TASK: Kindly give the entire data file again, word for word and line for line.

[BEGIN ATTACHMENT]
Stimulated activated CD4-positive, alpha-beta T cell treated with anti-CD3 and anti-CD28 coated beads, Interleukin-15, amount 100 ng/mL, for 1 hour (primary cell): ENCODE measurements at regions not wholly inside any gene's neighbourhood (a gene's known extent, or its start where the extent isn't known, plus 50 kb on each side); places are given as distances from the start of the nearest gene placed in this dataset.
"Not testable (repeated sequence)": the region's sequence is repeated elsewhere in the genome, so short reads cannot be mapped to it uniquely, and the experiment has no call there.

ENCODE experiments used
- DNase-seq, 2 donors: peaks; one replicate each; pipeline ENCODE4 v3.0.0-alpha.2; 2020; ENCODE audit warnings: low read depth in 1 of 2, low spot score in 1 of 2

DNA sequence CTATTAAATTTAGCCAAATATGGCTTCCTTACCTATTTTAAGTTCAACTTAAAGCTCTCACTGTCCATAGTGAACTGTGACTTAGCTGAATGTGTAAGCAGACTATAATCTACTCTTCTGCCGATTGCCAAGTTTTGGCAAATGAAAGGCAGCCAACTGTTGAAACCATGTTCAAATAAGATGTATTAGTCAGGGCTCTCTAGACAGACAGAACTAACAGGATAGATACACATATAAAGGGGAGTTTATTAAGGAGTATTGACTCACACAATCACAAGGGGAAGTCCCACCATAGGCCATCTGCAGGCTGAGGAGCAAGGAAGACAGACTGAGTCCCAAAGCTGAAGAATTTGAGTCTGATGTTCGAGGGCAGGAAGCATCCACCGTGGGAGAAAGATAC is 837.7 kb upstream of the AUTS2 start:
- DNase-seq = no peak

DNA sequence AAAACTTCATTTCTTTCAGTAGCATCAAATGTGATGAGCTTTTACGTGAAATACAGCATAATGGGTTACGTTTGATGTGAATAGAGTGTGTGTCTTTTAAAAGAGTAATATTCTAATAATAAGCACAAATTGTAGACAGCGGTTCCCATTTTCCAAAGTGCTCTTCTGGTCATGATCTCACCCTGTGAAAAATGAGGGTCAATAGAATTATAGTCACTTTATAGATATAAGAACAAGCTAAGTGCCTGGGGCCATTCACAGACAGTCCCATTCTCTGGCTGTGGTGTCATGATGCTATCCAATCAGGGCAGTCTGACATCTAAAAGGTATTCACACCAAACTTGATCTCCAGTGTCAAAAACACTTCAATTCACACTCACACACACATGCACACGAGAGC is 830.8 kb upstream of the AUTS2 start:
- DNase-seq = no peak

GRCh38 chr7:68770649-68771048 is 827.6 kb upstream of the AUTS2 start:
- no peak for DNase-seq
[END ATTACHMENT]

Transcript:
Stimulated activated CD4-positive, alpha-beta T cell treated with anti-CD3 and anti-CD28 coated beads, Interleukin-15, amount 100 ng/mL, for 1 hour (primary cell): ENCODE measurements at regions not wholly inside any gene's neighbourhood (a gene's known extent, or its start where the extent isn't known, plus 50 kb on each side); places are given as distances from the start of the nearest gene placed in this dataset.
"Not testable (repeated sequence)": the region's sequence is repeated elsewhere in the genome, so short reads cannot be mapped to it uniquely, and the experiment has no call there.

ENCODE experiments used
- DNase-seq, 2 donors: peaks; one replicate each; pipeline ENCODE4 v3.0.0-alpha.2; 2020; ENCODE audit warnings: low read depth in 1 of 2, low spot score in 1 of 2

DNA sequence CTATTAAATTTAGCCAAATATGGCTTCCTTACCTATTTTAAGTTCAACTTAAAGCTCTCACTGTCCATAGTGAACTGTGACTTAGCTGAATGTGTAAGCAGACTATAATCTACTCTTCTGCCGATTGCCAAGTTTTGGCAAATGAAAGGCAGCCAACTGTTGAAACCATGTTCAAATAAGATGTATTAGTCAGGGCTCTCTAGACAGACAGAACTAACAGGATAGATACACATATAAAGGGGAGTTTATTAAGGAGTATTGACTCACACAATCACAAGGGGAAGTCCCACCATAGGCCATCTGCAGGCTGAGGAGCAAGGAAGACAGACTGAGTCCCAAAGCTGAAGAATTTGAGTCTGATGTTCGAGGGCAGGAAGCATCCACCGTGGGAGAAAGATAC is 837.7 kb upstream of the AUTS2 start:
- DNase-seq = no peak

DNA sequence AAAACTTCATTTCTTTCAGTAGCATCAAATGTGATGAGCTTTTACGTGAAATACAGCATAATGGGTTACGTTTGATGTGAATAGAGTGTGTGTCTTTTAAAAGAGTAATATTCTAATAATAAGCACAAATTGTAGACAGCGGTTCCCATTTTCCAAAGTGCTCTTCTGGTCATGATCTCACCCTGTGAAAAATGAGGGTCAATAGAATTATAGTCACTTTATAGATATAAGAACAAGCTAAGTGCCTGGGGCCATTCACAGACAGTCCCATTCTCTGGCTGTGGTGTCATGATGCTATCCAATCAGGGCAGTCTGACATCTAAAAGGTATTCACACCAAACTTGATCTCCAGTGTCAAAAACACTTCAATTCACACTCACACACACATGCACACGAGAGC is 830.8 kb upstream of the AUTS2 start:
- DNase-seq = no peak

GRCh38 chr7:68770649-68771048 is 827.6 kb upstream of the AUTS2 start:
- no peak for DNase-seq